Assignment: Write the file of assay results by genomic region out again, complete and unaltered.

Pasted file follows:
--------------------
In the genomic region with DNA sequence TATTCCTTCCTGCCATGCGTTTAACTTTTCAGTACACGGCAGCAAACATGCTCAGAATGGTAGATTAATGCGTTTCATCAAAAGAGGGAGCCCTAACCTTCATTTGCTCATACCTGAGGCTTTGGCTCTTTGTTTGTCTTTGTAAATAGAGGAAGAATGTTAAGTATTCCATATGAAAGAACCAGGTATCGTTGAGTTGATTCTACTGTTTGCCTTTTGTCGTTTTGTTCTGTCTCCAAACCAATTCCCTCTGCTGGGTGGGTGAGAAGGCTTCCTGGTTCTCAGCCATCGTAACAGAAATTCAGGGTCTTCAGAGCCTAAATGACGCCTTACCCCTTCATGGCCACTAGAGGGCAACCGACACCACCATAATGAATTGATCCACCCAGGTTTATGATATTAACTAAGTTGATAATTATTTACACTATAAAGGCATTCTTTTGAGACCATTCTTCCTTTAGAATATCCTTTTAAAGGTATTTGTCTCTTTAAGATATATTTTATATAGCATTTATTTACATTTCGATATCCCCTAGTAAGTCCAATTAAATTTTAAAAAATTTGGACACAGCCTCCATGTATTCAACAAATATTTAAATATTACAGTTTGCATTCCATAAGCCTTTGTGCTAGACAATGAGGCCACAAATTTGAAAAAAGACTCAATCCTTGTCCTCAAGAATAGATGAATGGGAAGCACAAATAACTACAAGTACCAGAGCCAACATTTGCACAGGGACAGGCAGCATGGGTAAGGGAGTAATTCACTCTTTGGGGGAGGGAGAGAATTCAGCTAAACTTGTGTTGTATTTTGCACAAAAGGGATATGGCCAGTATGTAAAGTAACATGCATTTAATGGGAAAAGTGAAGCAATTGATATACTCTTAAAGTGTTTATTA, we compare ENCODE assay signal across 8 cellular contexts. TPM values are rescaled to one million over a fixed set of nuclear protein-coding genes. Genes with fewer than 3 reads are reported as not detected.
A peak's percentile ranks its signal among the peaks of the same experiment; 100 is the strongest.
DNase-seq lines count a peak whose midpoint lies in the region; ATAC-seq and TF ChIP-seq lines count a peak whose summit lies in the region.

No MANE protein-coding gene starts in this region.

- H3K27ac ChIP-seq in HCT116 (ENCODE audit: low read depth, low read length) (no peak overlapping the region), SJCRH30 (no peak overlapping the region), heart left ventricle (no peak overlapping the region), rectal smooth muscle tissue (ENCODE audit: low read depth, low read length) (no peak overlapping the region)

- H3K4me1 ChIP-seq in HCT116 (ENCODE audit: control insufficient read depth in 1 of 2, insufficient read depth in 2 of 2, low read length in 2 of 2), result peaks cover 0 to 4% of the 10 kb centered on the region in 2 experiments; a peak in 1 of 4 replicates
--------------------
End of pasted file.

In the genomic region with DNA sequence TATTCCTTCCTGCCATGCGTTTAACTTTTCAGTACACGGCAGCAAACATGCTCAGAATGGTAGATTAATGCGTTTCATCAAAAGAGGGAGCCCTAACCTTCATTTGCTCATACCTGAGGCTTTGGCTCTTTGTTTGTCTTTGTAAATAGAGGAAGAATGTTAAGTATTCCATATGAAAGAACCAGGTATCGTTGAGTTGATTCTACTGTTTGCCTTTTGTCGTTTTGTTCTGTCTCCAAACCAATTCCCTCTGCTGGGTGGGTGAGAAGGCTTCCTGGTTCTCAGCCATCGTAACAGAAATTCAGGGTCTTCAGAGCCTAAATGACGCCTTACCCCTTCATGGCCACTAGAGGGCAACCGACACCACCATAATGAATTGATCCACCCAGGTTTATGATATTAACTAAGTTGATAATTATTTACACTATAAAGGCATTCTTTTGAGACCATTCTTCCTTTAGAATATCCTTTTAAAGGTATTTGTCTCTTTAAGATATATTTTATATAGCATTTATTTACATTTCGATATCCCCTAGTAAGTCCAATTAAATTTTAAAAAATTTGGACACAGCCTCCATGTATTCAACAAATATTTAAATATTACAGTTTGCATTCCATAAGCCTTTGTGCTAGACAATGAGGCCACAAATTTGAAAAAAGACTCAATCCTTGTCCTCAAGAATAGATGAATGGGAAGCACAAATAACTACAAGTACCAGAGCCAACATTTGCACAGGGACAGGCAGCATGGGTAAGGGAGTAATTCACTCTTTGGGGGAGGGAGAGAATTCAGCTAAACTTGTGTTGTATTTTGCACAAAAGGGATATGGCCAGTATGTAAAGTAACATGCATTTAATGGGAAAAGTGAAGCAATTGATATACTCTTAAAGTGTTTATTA, we compare ENCODE assay signal across 8 cellular contexts. TPM values are rescaled to one million over a fixed set of nuclear protein-coding genes. Genes with fewer than 3 reads are reported as not detected.
A peak's percentile ranks its signal among the peaks of the same experiment; 100 is the strongest.
DNase-seq lines count a peak whose midpoint lies in the region; ATAC-seq and TF ChIP-seq lines count a peak whose summit lies in the region.

No MANE protein-coding gene starts in this region.

- H3K27ac ChIP-seq in HCT116 (ENCODE audit: low read depth, low read length) (no peak overlapping the region), SJCRH30 (no peak overlapping the region), heart left ventricle (no peak overlapping the region), rectal smooth muscle tissue (ENCODE audit: low read depth, low read length) (no peak overlapping the region)

- H3K4me1 ChIP-seq in HCT116 (ENCODE audit: control insufficient read depth in 1 of 2, insufficient read depth in 2 of 2, low read length in 2 of 2), result peaks cover 0 to 4% of the 10 kb centered on the region in 2 experiments; a peak in 1 of 4 replicates